When Micha Gross first moved to Tel Aviv 18 years ago from his native Switzerland, he didn’t even know that there was such a thing as the “White City.”
Today, however, he and his wife, Shlomit, as directors of the Bauhaus Center, know quite a lot about the historic architecture on the shores of the Mediterranean — the largest such collection of white buildings in the Bauhaus style in the world.
“We are very proud of our White City,” says Gross, who for the past 11 years has conducted tours of the Tel Aviv neighborhoods containing Bauhaus buildings.
How the staunchly European Bauhaus modernist architecture ended up in the sandy dunes of Tel Aviv is all a matter of historical timing and Middle Eastern flexibility, explains Gross.
A group of young European architects had studied at the renowned Bauhaus (“House of Construction”) school of design in Weimar Germany, which was in operation from 1919 to 1933. They subsequently fled the Nazis and immigrated to Palestine in the 1930s, bringing their skills and talents to the fledgling city. Over the next decade, they would design and build thousands of edifices, resulting in a “White City” of Bauhaus architecture.
“Tourists from all over the world are just amazed when they learn that there’s such a huge collection of buildings in the modernist style in Tel Aviv,” says Gross.
Modernist architecture in a Mideast setting
Before the influence of the European Bauhaus-trained architects, most buildings in Tel Aviv were modeled after traditional Middle Eastern dwellings, in which flat-topped or domed stone structures were built around a central courtyard. That all changed with the influx of many new immigrants.
“A lot of buildings needed to be constructed, and that was the style they brought with them — the modernist International Style, or as we call it today, the Bauhaus style,” says Gross.
Among the 20 young immigrant Bauhaus-trained architects to Palestine were Arie Sharon, Shmuel Mistechkin and Shlomo Bernstein.
According to Dr. Michael Levin, a professor at the Hebrew University and an expert on Israel’s Bauhaus architecture, the architects would meet in coffee shops and on street corners to devise their plans.
“They were very lucky, because Tel Aviv was a new city, and these architects had hundreds of commissions to create new buildings. This could never have happened in Europe because all the cities there had already been built up,” Levin told the online magazine Indulged Traveler.
About 4,000 buildings in the new modernist style were built in Tel Aviv between 1932 and 1948, the year Israel was founded. In 1984, in celebration of Tel Aviv’s 75th year, an exhibition was held at the Tel Aviv Museum of Art entitled ‘White City, International Style Architecture in Israel, Portrait of an Era.”
This exhibit helped awaken awareness and popularized the use of the name “White City,” after the buildings’ white veneer.
Architecture as cultural dynasty
Despite the treasure in their midst, however, Tel Aviv authorities let the Bauhaus buildings decay for decades until the Tel Aviv-Jaffa municipality set up a conservation team in 1991 under the direction of architect Nitza Metzger-Szmuk, who had conducted an architectural survey of the city’s international building styles in the 1980s. A book, Dwelling on the Dunes, and the city’s first preservation plan resulted.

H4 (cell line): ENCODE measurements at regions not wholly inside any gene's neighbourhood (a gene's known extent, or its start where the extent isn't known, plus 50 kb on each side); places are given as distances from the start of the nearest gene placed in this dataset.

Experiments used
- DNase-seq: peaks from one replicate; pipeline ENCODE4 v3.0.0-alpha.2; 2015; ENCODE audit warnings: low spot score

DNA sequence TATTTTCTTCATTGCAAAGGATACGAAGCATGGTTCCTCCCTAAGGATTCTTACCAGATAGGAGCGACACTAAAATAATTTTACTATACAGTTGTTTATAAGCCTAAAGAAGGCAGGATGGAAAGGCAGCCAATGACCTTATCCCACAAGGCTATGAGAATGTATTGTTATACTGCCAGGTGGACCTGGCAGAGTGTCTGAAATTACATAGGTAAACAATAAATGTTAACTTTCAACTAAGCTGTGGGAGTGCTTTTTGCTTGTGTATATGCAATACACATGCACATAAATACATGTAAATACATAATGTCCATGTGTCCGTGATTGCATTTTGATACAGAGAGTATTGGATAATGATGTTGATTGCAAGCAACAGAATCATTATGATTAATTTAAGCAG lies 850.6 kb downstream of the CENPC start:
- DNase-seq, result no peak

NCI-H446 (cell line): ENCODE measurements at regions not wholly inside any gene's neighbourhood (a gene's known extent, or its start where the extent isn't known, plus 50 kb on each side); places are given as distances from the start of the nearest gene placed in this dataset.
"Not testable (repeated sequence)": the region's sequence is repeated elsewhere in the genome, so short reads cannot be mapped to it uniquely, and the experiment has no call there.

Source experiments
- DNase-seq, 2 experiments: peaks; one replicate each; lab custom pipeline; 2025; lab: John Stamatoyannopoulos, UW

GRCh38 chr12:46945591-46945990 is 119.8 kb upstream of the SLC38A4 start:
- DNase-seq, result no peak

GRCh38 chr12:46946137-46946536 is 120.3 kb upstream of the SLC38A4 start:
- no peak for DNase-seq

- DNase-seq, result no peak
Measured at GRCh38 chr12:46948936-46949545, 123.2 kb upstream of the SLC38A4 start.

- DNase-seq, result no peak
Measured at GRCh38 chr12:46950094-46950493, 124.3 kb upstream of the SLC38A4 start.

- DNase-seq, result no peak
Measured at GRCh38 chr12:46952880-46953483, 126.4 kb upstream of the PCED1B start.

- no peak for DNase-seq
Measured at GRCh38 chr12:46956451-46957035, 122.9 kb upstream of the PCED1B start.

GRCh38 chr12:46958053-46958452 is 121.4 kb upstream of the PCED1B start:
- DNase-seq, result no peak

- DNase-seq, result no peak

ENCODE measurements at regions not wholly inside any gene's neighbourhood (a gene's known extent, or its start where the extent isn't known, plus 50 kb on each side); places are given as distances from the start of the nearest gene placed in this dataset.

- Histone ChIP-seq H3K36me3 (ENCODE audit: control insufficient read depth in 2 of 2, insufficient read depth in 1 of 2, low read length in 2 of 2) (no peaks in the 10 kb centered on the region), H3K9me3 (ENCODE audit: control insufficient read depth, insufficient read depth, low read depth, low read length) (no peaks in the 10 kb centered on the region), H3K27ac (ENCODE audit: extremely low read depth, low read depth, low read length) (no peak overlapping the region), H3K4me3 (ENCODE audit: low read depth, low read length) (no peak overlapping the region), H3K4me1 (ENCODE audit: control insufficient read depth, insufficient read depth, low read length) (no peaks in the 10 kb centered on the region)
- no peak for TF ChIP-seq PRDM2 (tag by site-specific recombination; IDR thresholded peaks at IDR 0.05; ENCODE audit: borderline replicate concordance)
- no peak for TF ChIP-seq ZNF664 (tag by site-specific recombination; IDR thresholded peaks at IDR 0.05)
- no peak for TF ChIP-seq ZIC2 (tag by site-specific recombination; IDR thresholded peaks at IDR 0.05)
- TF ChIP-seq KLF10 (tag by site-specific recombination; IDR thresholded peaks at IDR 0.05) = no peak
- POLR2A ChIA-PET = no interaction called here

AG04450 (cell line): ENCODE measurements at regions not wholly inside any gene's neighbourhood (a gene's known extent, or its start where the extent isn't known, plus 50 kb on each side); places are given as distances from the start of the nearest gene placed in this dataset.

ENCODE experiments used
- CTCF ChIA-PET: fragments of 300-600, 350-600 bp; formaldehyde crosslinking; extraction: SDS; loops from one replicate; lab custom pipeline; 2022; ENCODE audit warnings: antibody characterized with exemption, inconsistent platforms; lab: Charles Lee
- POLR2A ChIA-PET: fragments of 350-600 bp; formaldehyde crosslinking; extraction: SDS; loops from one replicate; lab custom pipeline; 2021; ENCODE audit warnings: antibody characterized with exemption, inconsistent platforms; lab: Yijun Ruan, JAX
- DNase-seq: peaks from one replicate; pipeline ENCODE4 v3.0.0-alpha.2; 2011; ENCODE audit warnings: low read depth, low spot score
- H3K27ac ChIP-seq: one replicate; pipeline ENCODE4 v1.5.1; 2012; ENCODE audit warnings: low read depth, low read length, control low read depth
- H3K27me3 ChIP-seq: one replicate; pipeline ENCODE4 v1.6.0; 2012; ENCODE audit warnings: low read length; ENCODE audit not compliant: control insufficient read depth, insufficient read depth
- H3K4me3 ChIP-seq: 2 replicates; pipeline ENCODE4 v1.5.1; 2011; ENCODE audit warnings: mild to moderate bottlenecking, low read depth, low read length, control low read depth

This effort was boosted in 1996 when the White City was listed as a World Monuments Fund endangered site. And in 2003, the United Nations Educational, Scientific and Cultural Organization (UNESCO) proclaimed Tel Aviv’s White City a World Cultural Heritage site. The citation recognized the unique adaptation of modern international architectural trends to the cultural, climatic and local traditions of the city.
Some of the buildings had already been neglected to the point of ruin and had to be demolished. However, the municipality passed legislation in 2009 for the preservation and restoration of more than 1,000 buildings.
However, as Gross explains, Tel Aviv doesn’t give grants. “They have a program whereby they give the owners the option of adding a floor or two to existing buildings, and when the owner sells those apartments, part of the money has to go to restoring the rest of the building.”
Tourists take notice
Tourists increasingly patronize the Bauhaus Museum and join walking tours offered by the Bauhaus Center. The main touring areas are Rothschild Boulevard (and the surrounding area of Sheinkin), and Dizengoff, Bialik, Mazeh and Kalisher streets.
According to Gross, these tours are popular with officials from foreign governments eager to learn how Israel is dealing with preservation of landmarks in the middle of a modern city.
“In recent months, we’ve had the German minister of interior and about 50 members of the Paris municipality on our tours,” says Gross.
“We see our job as being educational. We want to show the public that there’s something wonderful going on in Tel Aviv, and that preserving it will be for the benefit of the whole population of the city.”